Nortel equipment will power the mesh network going into the village of Dunrobin, northwest of Ottawa, an area that can’t get buried cable.  The Internet access to 1,200 homes and businesses will be run by SimplySurf, a local WISP from Ottawa. It’s a trial for SimplySurf, who says if successful they’ll use Nortel mesh in more rural communities in the coming year. Cost starts at $30 Canadian per month, with a $250 setup fee.

November 4, 2005

To anyone surfing at hotspots in Westchester County, north of New York City, help is on the way! The county executive has submitted a proposed law to the Board of Legislators that would “require Internet cafes as well as commercial businesses that use wireless networks to take basic security precautions to protect private customer information from potential data thieves and hackers.” He proved this point by actually going out wardriving with the county CIO. It doesn’t say what will be required to have “basic security,” except mentioning “low-cost personal firewalls,” which wouldn’t do it, and aren’t exactly up to the business owner, anyway.

The 160 Love’s Travel Stops & Country Stores will become roadside hotspots for travelers though a new deal with SiriCOMM. In addition to adding Wi-Fi, Love’s will also be a SiriCOMM reseller for the InTouch service, so no need to go to the WISP to get online. SiriCOMM also provides services at Pilot Travel Centers. This new deal will give them 400 locations across the U.S.

Hot on the heels of its similar announcements for Japan, the United States and Canada,  Nintendo said this week that it’s teaming up with BT OpenZone and The Cloud in the United Kingdom to bring wireless gaming to Nintendo DS owners. Starting November 25th, 7,500 hotspots in the UK operated by the two WISPs (including McDonald’s and Coffee Republic, as well as several hotels, service stations, railway stations, football stadiums, the British Library, Canary Wharf, and even student unions on university campuses) will allow DS players unfettered access via built-in 802.11b (but no Web surfing or e-mail; just game play). Nintendo plans to hook BT OpenZone service up at various video game retail outlets as well. Home Wi-Fi networks will, obviously, get the DS handheld online too. Mario Kart DS will be one of the first games out to support multiplayer gaming over the wireless Internet connection. Other games include Tony Hawk’s American SK8Land. The Wi-Fi support for the DS goes live in North America on November 14. The upcoming Nintendo console codenamed “Revolution” will also be able to use the wireless service. Watch for details.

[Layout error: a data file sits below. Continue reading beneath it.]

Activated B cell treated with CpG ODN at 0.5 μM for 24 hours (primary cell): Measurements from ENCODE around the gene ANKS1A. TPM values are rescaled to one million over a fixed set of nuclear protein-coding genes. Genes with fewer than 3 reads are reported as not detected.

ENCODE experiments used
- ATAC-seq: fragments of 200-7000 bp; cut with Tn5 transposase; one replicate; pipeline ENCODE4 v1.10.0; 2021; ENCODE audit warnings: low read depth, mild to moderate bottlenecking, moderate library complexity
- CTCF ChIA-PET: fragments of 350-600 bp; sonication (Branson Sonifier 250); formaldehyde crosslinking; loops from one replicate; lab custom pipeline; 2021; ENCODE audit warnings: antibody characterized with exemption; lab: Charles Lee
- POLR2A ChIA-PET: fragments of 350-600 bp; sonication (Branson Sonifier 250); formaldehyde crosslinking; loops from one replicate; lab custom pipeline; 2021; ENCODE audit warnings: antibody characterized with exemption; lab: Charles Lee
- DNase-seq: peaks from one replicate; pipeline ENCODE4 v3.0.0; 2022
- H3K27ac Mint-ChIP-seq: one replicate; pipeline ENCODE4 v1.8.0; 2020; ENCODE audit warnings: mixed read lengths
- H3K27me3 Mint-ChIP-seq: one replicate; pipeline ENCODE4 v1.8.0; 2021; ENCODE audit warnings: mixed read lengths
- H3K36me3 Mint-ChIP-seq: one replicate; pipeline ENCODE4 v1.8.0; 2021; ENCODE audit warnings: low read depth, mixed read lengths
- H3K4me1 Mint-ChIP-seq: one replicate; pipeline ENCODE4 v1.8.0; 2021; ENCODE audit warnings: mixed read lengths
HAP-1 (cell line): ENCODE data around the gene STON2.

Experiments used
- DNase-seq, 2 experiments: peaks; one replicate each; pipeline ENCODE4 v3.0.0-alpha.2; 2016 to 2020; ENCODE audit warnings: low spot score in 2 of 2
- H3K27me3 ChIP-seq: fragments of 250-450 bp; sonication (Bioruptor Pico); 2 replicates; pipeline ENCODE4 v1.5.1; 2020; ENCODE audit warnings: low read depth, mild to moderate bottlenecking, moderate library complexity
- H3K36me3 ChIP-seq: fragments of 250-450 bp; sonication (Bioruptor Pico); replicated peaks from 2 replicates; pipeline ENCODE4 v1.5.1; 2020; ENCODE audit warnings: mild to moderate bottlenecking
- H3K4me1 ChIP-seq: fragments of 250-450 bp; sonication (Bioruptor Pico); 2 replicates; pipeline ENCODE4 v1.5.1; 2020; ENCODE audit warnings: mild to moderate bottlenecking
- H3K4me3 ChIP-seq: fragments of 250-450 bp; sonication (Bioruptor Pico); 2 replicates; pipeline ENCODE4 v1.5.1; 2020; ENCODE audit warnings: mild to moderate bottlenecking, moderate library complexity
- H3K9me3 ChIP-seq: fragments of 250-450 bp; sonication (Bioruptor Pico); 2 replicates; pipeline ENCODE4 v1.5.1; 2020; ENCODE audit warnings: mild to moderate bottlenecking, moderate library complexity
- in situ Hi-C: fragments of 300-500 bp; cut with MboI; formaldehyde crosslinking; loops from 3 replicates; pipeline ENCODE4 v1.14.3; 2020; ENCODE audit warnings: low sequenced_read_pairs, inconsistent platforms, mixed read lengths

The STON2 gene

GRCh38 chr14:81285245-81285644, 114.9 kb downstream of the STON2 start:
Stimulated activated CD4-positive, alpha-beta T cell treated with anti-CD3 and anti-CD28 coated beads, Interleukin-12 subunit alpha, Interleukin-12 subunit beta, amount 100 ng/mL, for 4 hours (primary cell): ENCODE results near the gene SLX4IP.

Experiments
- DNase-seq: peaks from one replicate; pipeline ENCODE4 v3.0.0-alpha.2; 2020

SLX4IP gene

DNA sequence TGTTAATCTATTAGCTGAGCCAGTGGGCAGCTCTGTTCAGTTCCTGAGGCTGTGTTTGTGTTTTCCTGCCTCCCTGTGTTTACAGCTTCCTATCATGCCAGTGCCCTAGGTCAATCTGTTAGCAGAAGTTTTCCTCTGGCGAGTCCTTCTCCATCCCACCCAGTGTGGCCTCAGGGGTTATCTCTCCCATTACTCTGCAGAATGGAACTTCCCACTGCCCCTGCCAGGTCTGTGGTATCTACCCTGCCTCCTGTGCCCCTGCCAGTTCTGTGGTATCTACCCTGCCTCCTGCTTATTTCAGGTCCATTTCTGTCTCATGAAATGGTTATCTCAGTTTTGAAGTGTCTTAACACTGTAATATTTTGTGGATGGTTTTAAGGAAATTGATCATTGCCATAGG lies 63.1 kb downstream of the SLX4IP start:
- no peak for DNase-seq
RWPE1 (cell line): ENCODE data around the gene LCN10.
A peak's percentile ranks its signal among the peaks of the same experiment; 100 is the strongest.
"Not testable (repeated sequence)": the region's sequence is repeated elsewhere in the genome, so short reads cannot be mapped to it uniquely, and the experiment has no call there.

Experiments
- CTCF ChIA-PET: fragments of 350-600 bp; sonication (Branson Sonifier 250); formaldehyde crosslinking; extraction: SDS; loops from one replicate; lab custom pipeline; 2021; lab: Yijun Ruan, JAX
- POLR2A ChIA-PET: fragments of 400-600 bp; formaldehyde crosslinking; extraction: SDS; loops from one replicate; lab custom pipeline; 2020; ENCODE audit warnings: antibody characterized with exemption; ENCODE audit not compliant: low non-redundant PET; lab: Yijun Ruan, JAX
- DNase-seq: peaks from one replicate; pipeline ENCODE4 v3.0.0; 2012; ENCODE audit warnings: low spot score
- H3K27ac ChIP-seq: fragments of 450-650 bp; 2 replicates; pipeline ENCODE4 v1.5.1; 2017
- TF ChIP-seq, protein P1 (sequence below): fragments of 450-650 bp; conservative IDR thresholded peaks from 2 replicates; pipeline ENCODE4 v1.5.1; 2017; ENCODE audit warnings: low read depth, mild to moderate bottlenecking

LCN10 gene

November 2, 2005

Sprint is using the MobileAccess Networks in-building wireless system to provide Wi-Fi service at the 500,000 square foot Oakland International Airport in California. The service will be available to the 14.1 million passengers who pass through the airport annually.

The 33,000-student school district in Newport News, Virginia has 52 buildings, 45 of which are now unwired using equipment from 3Com. The company’s Wireless LAN Mobility System is managing 500+ access points from a central location without requiring visits from IT staffers. The network is used for administration — including the student information system — as well as online testing, live video and probably even Internet access (though they don’t confirm that last one).

The best wrap restaurant chain in New England, Fresh City — try the Shanghai Chicken — is opening a new location in North Andover, Massachusetts next week that’s set to be bigger than most previous incarnations, at 4,500 square feet. Plus, it’ll have free Wi-Fi access and an HDTV screen for public viewing. But seriously, try that Shanghai Chicken.

Remote access provider RemotePipes has done interoperability testing with RedMoon, and says the users of the RemotePipes IP Roamer service can now roam on the citywide Wi-Fi mesh that RedMoon provides in Addison, Texas. RedMoon also runs networks in Grand Praire, Burleson and Corpus Christi, but they apparently aren’t part of the deal.

As reported last month on Wi-Fi Planet, the folks at JiWire are taking control of the Wi-Fi ZONE Finder for Wi-Fi Alliance. That revamped directory is now live at

Riptide Wireless has extended its mesh network coverage in southern California to include more of Orange County, including Lake Forest, Laguna Hills, South Irvine, El Toro, Laguna Woods and Mission Viejo. Service starts at  $30 per month for wireless Internet access.

The 25-block Internet hotzone found downtown in the city of Burbank, California since May is now secured using a controller from BlueSocket. The network covers about one square mile, including various residences and businesses (including some “entertainment destinations”). It’s run by M-Gravity. In the future, they’ll put in VPN connections and a mesh network for municipal use.